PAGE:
Hamlet’s Personality

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Hamlet’s Personality

Hamlet is the prince of Denmark who is obsessed with avenging the murder of his father who was king. Additionally, he is angry with women, particularly his mother whom he accuses of quick remarriage after his father’s death. The protagonist, who is also the title character, is roughly 30 years old, and his studies are interrupted after the murder of his father. Hamlet is cynical as evidenced by the numerous puns that he uses when talking with some characters he loathes such as Claudius. In addition, the protagonist as a dynamic personality since he is mostly indecisive and hesitant to avenge his father’s murder although he has the evidence to incriminate the uncle. He is also prone to impulsive acts when being emotional. Undeniably, Shakespeare manages to represent Hamlet in a more humane manner – an aspect that manages to elucidate the extent to which he possesses a rather complex personality despite his original disposition as a tragic hero in the play, Hamlet. As illustrated by his narcissistic obsessions with avenging the death of his father, his cynicism, his indecisiveness, and susceptibility to impulsivity, Hamlet possesses a hesitant personality problem.

Shakespeare portrays Hamlet as a coward who is not confident in his abilities, which makes him hesitant to take action to avenge his father’s death. For instance, he admits that he perceives himself as a slave who lacks the courage to bring justice to the people of Denmark and his family (Marongiu, & Newman, 2012 p. 5). Although he is the protagonist of the play, his hesitation makes him not to appear heroic. For this reason, Shakespeare insinuates that Hamlet is less likely to avenge since he perceives himself as not being up to the task to punish those who have harmed his family as Hercules in the Greek mythology. In particular, he states, “The king is My father’s brother, but no more like my father/ Than I to Hercules” (Cantor 6). Additionally, he also claims that he is a peasant slave. This fact indicates that he has low self-esteem, which contributes to his indecision when he ought to take action against his uncle.

Hamlet expresses his hatred for his father’s brother through satirical puns. For example, he claims that although he is related to his uncle twice, there are no gestures of kindness that they share (Cantor 6). The surface meaning of the quote is that the character is a relative to the new king who is his uncle and his stepfather by virtual of the marriage to Hamlet’s mother. Moreover, the protagonist also uses paradox to indicate that the marriage happened fast and was of no consequence (Bayanova 6). In particular, he claims that the only reason why the queen has ventured to take such a step is wastage of food served at the funeral and it suggests that the affairs of Denmark and the royal family would be adversely affected as indicated by the serving of the cold meat for more than a month, “Thrift, thrift, Horatio! The funeral baked meats/ Did coldly furnish forth the marriage tables” (Cantor 5). Horatio’s name is referenced to an ancient exclamation that was used in black humor to indicate condemnation (Cantor 6).

From the onset of the play, Hamlet is portrayed as a character that persistently plans but does not execute the strategies to avenge his father’s death by killing the current king. Some scholars claim that he is hesitant since he depends chiefly on his moralistic convictions (Marongiu and Newman 5). For instance, in the first scene of the play, he mocks his mother for not symbolizing that she is grieving for her late husband. Shakespeare used black attires to indicate that Hamlet is still grieving over the death of his father. However, despite this fact, the character has been hesitating for a long time before exercising his vengeance, “I have that within which passed show, / These but the trappings and the suits of woe” (Cantor 3). Hamlet needs to analyze the evidence that can make him confident of Claudius’ guilty before he takes some action. While the aspect of hesitation may comprise a flaw for Hamlet, it is possible that it is significantly related to his own discipline, specifically his inability to execute vengeance on basis of his sentiments or emotions. In the play, Hamlet is a moralistic, smart, and laidback character. As such, he is capable of restraining himself in an effort to facilitate rational thought and actions, which are not founded on emotional aspects. In this respect, Hamlet’s hesitation – despite being viewed as a negative trait of his personality – is essential to the development of the plot since it facilitates the resolution of the truth hence proving its imperative nature within the play. For that reason, Hamlet may be considered as a hesitant and indecisive character since he delays in executing revenge against the uncle that he passionately hates.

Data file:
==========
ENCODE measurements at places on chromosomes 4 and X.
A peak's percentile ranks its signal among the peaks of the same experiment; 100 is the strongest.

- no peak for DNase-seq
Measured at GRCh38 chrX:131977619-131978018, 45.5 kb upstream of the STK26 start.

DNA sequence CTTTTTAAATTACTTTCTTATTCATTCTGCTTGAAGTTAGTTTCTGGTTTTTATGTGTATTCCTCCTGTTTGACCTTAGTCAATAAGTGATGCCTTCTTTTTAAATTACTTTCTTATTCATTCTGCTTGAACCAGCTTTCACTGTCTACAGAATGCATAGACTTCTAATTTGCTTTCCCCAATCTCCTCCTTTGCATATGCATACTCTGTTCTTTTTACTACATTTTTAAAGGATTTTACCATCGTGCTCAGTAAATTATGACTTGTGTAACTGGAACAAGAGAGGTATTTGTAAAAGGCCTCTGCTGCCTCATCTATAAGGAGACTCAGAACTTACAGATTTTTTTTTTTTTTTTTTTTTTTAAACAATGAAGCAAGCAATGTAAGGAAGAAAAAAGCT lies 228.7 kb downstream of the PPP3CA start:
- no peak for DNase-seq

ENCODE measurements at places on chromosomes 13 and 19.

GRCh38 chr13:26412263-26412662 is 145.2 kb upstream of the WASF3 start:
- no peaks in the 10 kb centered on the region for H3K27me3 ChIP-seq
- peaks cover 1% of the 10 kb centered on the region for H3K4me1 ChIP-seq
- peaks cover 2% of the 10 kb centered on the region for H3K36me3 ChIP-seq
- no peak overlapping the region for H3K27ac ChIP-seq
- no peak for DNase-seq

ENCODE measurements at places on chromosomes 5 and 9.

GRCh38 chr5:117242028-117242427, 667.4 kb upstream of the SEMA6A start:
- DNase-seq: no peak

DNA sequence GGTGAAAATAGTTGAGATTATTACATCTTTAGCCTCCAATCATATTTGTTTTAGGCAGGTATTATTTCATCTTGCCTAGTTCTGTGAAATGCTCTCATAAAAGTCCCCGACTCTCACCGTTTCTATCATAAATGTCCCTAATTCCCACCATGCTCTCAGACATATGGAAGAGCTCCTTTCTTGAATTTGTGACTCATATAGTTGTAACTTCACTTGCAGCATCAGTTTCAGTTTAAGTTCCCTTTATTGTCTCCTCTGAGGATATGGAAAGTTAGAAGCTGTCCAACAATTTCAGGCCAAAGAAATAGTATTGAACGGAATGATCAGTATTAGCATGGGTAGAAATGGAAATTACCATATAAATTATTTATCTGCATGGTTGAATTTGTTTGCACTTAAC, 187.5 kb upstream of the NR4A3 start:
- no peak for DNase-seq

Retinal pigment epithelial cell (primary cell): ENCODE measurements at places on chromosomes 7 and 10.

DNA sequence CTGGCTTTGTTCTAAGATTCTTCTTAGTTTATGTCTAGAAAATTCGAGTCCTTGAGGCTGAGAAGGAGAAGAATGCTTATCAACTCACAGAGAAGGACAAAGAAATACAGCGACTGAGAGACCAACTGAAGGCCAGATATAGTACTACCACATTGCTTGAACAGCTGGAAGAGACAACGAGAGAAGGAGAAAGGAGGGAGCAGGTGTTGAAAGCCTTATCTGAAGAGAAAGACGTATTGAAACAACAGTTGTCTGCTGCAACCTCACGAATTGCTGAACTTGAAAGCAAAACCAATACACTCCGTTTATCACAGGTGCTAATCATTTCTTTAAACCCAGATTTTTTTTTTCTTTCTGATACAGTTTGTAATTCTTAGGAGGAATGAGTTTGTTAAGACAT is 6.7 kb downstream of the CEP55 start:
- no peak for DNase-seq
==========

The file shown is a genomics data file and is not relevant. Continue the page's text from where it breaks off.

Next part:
The protagonist also refers to death several times. This fact indicates that he is afraid of it or is contemplating suicide. Moreover, it suggests his obsession with heaven and hell. It also demonstrates that he is hypocritical about faith since those who believe in God are afraid of neither death nor hell since they are certain that they will end up in heaven. Hamlet’s confusion is further increased by the appearance of his father’s ghost who tells that he is being punished by God by fire due to the sins he has committed. Moreover, the conversation is appropriate in indicating that his father is afraid of his name being forgotten by the people whom he loves, including his brother and wife. Finally, the moral fear of ending in purgatory makes the protagonist take action against his uncle after he has determined beyond reasonable doubts that Claudius is guilty of the murder of his father.

“I am thy father’s spirit,
          Doomed for a certain term to walk the night
         And for the day confined to fast in fires